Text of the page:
An updated guide to working with Wordtracker's KEI metrics
KEI (keyword effectiveness index) is one of the quickest ways to find keywords that show potential - that is, those keywords which are likely to help your site attract more traffic. It looks a bit like this:
It's a scaled metric, so you'll never see a KEI of more than 100.
It's important to look at the numbers as relative values inside a niche - what might be a good KEI for one niche may prove not to be so useful inside another niche. So, look at the relationships between the figures in this column rather than reading too much into the numbers.
So how do we use KEI? Well, there are two ways we can find helpful figures - we're looking for a high KEI as these are the keywords that show potential. The first thing to do is to sort the column by KEI just by clicking the column header. We can see the highest ones at the top of the list instantly, so look for the keywords that are relevant to your business. I've taken this screenshot from a 'chocolate cake' niche in one of my campaigns.
The second way you can narrow down your list according to KEI (if you're familiar with the market you're targeting and have a rough idea around search behaviour in that niche) is to use the filters on the right to exclude keywords with a KEI below a certain figure - you'll probably get more of a feel of what to exclude the more you work with a niche.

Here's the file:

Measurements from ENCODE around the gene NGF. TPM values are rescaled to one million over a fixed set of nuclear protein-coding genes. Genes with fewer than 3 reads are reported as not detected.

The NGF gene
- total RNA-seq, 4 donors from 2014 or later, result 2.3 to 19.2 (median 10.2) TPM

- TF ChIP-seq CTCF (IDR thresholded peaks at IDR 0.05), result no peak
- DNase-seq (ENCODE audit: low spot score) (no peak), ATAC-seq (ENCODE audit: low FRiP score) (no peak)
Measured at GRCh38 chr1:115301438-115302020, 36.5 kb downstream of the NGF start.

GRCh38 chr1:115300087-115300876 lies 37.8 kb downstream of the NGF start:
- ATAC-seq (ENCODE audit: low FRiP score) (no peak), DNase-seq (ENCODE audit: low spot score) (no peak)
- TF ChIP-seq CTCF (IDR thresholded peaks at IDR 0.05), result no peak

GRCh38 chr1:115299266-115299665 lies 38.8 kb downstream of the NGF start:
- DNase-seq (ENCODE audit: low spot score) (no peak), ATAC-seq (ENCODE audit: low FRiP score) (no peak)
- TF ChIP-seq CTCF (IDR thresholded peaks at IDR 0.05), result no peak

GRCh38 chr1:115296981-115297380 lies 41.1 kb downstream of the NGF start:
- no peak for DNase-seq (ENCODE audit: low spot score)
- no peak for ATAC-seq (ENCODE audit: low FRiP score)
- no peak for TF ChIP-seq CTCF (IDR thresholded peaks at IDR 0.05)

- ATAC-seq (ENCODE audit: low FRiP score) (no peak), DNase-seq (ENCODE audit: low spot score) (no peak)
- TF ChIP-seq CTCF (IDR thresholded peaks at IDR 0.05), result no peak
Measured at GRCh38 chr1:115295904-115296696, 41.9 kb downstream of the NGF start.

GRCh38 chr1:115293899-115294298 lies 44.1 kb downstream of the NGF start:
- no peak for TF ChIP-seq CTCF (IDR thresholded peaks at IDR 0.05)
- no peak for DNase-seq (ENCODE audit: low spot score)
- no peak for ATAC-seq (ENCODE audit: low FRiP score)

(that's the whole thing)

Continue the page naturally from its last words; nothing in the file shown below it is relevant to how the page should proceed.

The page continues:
As we see in this screenshot, I've filtered the list to only show those keywords which have a higher KEI than 60 - and of the 2,000 keywords in the list, we can see that there are 44 keywords which achieve this. Sixty might not be the best number for you to use, particularly if you're working in a very competitive market, but as part of your keyword research, it's worth looking at keywords with varying KEIs to see where to draw the line between keywords you want to target, and those you feel are too competitive to approach right now.
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About Mal Darwen
Mal Darwen joined Wordtracker in 2008 as part of the Customer Service team, and now as well as running webinars in SEO and how to use the toolset is Product Manager. In the five years since starting with Wordtracker, Mal has also spoken about SEO and keywords at conferences, and has a healthy hand in Wordtracker's tweeting.
When not Wordtracking Mal plays with a band called Praying for the Rain. He also plays guitars and basses with a number of other UK and International artists. He lives in London with his family and two slightly insecure cats.